Patriarchal communities in the Northern States of Haryana, Punjab, parts of Western Uttar Pradesh in particular and rest of India, barring the North Eastern states, regard women as inferior family members. Discrimination against girls and women starts at a very early stage- female infanticide is commonly practiced. Interaction between the two sexes is minimal, separate schools for boys and girls are more common than co-educational schools, dress code for girls in the name of Indian culture is imposed, male child takes precedence over girl child in education, food, clothes and all activities from birth to death.
Informal community groups of men composed of village elders settle disputes within people in the same village. (Local name for one of the most notorious of community groups in the state of Haryana is khaps). These khaps adjudicate in their kangaroo courts, are widely reported, to pass one sided misogynistic rulings against girls and women. They give social approval to sexual exploitation of girls, maltreatment of women by men, disapprove and declare null and void marriages within same social sub group etc. These khaps continue even today, despite their being declared unconstitutional and illegal.
This is because khaps form pressure groups and influence local voting patterns. Politicians drawn from such societies do not hesitate to provide covert support to the illegal diktats of such groups.  The local law and order machinery, drawn from the same societal milieu, also views women in the same light as khaps.
Women daring to speak up against atrocities perpetrated against them find themselves ranged against their families, society and the machinery of the State. No wonder, even though, discrimination being as rampant as it is, according to government statistics in 2011 only 23,582 rapes were reported to be committed in the country. Given the depth of society discrimination against girls and women, these figures could just be a tip of the iceberg.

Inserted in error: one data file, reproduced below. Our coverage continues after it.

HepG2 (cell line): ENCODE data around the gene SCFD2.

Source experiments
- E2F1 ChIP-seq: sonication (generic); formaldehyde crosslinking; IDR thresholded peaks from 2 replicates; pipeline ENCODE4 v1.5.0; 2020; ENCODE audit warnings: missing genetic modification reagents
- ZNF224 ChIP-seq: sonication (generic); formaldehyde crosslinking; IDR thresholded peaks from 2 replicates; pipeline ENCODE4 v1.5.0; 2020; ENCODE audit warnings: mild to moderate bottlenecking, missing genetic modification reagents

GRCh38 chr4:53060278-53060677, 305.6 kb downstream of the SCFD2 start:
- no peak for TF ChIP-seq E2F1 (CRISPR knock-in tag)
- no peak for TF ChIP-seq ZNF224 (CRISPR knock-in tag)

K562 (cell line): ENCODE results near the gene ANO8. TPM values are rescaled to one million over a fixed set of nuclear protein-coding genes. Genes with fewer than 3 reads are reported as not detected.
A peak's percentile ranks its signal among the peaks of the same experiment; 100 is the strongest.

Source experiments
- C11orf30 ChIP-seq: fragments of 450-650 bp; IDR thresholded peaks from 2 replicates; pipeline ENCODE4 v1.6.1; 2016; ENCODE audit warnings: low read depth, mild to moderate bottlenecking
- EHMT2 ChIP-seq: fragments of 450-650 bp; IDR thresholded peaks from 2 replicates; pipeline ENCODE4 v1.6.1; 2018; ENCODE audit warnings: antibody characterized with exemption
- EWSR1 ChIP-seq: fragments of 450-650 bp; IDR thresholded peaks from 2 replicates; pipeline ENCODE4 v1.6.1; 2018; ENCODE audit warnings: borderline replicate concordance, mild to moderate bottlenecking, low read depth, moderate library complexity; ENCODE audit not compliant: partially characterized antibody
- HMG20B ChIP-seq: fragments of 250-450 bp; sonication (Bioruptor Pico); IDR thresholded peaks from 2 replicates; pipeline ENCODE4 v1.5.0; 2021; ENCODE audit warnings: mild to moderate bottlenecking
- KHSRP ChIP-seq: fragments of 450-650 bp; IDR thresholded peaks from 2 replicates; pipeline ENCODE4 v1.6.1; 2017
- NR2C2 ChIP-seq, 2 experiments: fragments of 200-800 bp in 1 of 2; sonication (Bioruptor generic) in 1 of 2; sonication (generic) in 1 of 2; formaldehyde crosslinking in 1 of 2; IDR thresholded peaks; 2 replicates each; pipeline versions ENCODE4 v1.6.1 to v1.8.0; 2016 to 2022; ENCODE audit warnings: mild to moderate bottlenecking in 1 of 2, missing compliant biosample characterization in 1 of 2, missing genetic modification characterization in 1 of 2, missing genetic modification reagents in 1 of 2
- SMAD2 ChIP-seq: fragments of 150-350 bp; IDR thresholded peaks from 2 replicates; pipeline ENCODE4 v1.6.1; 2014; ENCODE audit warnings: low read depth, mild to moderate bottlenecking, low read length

In this rather depressing state of affairs, there emerges hope. Information, education, opportunity, demographics favouring youth, urbanization, exposure to information, vocal media, telecom and internet, economic development, rising aspiration levels is supported by the power of universal suffrage. Sections of communities that include women, minorities, backward communities are increasingly feeling empowered and have started fighting for their dignity.
Increasingly larger numbers of women are speaking out and publically raising issues that hitherto were taboo like marital rape, freedom to choose their life partners, freedom to love, freedom to wear clothes of their choice, freedom to work at the place of their choice and freedom to travel unaccompanied. There are increasing demands on the state to perform its duties to provide effective security, maintain law and order and to reform the colonial governance system to make it more responsive to the citizen.
This demand is still largely restricted to the bigger cities but girls from smaller towns are also joining the chorus. There is happening a clash of cultures. Politicians who largely represent the older misogynistic traditions are finding themselves at odds with the young electorate. Those who will be unable or unwilling to keep pace with this demand for change will find themselves pushed out of power. A new set of leaders with more egalitarian ideas on governance will emerge.
Till such time that this change is thrust, via the ballot, by the governed on the governing class, women will need to take care of themselves, get whatever support they can get and continue their struggle for equality, freedom from being raped, exploited and discriminated against. Global citizen support to India’s Devi is required. Democracy and constitutional freedoms that hitherto existed only on paper are aiding this change. This is democracy at work.